Author: Marcia DeLonge
Friends and acquaintances often ask me about what to eat (or not eat) if they are concerned about the impacts of their food choices on the world around them. One of the foods that comes up most frequently in this regard is beef, and that’s what I’d like to talk about today.
It is appropriate for thoughtful people to ask questions about beef production, because it is implicated in climate change, pollution, and deforestation. But it’s also true that well-managed grazing lands offer a lot of benefits for the environment and biodiversity. These include the opportunity for farmers to grow cattle feed as a part of healthy soil-building crop rotations, as well as the possibility that manure—rather than becoming a waste product to be managed—can be productively used on farms to recycle nutrients and reduce reliance on chemical fertilizers. With these factors in mind, if you choose to eat beef, it’s important to look at how and where it’s produced.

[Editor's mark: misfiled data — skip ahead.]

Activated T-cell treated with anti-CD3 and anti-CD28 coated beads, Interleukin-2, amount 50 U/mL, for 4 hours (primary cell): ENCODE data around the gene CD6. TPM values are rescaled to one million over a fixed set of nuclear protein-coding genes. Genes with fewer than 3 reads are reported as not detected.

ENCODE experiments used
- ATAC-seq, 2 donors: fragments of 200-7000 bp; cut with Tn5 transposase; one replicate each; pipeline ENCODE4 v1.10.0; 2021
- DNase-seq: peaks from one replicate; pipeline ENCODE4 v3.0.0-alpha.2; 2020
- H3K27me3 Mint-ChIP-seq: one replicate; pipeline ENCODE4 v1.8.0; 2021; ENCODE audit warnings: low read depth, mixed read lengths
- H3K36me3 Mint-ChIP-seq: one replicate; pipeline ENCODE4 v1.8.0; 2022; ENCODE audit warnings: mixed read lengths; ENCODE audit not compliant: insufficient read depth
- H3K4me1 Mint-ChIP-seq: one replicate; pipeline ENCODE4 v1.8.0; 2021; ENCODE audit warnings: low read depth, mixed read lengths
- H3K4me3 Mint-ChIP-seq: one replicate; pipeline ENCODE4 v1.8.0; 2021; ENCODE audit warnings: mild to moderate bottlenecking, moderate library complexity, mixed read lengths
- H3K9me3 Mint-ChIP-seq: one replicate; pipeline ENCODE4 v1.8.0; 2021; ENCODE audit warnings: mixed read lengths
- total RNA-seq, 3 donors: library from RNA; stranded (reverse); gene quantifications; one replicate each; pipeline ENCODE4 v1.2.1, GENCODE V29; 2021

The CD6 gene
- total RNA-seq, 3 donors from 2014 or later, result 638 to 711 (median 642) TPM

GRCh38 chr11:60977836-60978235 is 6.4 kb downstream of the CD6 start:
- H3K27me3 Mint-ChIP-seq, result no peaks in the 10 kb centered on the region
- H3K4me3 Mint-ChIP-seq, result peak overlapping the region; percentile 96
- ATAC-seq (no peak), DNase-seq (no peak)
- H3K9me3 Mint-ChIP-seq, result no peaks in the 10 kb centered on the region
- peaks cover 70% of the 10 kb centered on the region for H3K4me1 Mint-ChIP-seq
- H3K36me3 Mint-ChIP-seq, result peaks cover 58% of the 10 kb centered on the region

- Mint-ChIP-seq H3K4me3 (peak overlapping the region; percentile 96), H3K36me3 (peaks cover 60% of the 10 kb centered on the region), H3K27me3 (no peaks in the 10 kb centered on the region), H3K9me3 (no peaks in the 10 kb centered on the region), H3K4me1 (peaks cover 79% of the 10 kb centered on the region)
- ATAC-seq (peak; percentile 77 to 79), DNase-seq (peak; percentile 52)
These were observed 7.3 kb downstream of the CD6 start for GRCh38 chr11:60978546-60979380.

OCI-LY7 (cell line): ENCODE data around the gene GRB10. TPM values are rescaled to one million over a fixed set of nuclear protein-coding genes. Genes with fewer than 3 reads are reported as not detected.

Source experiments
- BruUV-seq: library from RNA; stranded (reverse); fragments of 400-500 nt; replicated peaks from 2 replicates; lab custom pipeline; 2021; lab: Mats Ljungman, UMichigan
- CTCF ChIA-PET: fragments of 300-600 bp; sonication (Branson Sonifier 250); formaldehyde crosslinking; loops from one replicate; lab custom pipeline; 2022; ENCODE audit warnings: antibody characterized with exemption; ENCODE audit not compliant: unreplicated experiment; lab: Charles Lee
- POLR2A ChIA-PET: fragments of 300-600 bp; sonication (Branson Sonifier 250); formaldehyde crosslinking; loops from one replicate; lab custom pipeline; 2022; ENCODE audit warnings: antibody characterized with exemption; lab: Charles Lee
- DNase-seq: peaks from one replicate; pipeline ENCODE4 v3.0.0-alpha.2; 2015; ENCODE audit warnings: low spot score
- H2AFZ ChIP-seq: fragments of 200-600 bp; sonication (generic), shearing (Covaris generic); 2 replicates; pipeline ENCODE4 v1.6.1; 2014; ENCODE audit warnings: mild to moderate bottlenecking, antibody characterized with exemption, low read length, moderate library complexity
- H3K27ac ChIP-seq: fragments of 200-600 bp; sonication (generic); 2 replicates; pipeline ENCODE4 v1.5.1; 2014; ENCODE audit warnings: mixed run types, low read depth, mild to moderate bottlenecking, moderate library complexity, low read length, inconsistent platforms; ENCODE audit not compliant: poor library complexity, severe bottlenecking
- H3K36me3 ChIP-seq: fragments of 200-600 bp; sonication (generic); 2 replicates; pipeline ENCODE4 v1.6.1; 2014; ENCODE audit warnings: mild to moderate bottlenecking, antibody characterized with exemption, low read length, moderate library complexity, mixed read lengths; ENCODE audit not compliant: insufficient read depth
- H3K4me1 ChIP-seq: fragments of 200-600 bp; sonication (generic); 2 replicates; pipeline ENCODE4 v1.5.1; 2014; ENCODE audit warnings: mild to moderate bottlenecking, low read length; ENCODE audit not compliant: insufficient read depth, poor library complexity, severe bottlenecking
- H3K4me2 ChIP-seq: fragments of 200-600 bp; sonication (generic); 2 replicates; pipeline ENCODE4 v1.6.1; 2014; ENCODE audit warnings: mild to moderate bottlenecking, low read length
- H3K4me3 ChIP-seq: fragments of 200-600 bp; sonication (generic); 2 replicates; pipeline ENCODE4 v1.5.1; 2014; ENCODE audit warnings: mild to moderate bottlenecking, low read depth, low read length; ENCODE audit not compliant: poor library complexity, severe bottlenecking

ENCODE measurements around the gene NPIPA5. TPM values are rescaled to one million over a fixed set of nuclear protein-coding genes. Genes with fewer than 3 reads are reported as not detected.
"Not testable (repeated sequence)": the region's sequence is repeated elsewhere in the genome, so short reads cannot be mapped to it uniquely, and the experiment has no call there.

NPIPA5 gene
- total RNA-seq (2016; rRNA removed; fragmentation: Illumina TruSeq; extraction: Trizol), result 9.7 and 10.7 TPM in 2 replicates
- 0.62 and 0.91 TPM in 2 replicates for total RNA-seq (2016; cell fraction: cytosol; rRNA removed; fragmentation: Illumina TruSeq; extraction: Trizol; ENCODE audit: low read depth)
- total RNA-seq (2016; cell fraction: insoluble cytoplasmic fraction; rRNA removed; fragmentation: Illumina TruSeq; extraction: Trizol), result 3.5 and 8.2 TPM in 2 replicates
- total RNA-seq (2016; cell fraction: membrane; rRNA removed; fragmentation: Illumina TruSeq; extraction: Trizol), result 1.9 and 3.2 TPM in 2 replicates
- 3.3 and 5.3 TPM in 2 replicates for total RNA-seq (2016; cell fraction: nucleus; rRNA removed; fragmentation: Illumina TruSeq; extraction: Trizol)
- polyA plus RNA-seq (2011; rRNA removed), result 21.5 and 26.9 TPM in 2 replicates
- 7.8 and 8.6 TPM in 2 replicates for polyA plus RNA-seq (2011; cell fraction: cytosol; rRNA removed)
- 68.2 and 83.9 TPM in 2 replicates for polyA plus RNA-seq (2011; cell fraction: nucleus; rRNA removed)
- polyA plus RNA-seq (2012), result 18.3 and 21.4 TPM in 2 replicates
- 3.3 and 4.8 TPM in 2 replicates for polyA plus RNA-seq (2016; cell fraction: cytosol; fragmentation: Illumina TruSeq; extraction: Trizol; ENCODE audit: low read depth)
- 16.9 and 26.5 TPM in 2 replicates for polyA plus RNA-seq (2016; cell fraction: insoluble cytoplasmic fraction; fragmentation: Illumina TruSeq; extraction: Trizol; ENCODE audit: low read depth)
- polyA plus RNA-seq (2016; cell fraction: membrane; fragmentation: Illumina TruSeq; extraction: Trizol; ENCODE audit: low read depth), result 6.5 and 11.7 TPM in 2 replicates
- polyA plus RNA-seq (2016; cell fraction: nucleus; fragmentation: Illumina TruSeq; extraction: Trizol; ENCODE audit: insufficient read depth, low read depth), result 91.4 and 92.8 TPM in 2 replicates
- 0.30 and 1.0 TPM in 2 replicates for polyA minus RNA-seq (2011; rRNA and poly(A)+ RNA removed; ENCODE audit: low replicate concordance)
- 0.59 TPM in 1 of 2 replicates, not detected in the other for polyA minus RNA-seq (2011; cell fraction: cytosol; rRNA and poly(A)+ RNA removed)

Better beef requires better farming systems, from the ground up
Let’s start by looking at some of the land management practices that are responsible for unsustainable beef production.
- Deforested areas. Millions of beef cattle are produced in the deforested tropics, and my colleagues have identified this as a key driver of deforestation, with devastating implications for climate change, biodiversity, and more. However, it’s also important to note that the factors causing deforestation are complex, and that most beef is consumed in the country where it is produced. This means that reducing beef consumption in the US may help alleviate deforestation by making a small dent in global demand, but directly confronting responsible companies is likely to be more effective.
- Degraded grasslands. It’s common to hear about grasslands destroyed by overgrazing. The exact meaning and utility of this term is often debated (read this interesting blog for one perspective, or this paper for an academic review), and there’s still uncertainty about what level of stocking rate is too high in any given ecosystem and management system. However, there is agreement that grazing mismanagement can be very destructive to ecosystems, leading to degraded landscapes. At the same time, good land management (including grazing management) has been shown to improve degraded areas, and there are many degraded lands with significant potential for improvement.